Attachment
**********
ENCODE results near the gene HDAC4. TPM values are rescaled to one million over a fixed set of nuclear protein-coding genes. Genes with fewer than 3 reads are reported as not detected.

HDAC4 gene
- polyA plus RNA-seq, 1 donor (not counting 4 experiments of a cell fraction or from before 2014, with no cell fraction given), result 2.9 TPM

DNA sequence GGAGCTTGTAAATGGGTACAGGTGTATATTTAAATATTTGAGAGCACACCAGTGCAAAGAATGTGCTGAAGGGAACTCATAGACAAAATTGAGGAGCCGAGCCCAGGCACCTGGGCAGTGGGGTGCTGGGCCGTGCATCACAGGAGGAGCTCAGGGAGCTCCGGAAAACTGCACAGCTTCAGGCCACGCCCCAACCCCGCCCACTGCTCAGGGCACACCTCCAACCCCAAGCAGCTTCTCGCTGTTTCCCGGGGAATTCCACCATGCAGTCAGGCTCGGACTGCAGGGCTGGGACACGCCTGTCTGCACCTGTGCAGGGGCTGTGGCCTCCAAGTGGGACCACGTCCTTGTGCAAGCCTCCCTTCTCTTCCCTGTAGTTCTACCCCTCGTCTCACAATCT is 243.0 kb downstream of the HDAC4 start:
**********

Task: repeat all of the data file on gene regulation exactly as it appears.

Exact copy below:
ENCODE results near the gene HDAC4. TPM values are rescaled to one million over a fixed set of nuclear protein-coding genes. Genes with fewer than 3 reads are reported as not detected.

HDAC4 gene
- polyA plus RNA-seq, 1 donor (not counting 4 experiments of a cell fraction or from before 2014, with no cell fraction given), result 2.9 TPM

DNA sequence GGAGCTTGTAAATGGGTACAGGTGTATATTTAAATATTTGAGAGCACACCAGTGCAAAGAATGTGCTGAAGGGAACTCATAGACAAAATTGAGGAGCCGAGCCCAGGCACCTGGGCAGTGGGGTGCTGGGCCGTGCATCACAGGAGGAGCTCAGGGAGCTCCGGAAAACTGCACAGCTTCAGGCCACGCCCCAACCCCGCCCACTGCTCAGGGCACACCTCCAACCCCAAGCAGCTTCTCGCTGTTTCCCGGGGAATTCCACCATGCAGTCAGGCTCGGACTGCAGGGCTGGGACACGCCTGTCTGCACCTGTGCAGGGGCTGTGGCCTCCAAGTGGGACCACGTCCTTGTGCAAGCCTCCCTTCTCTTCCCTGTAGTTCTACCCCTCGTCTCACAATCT is 243.0 kb downstream of the HDAC4 start: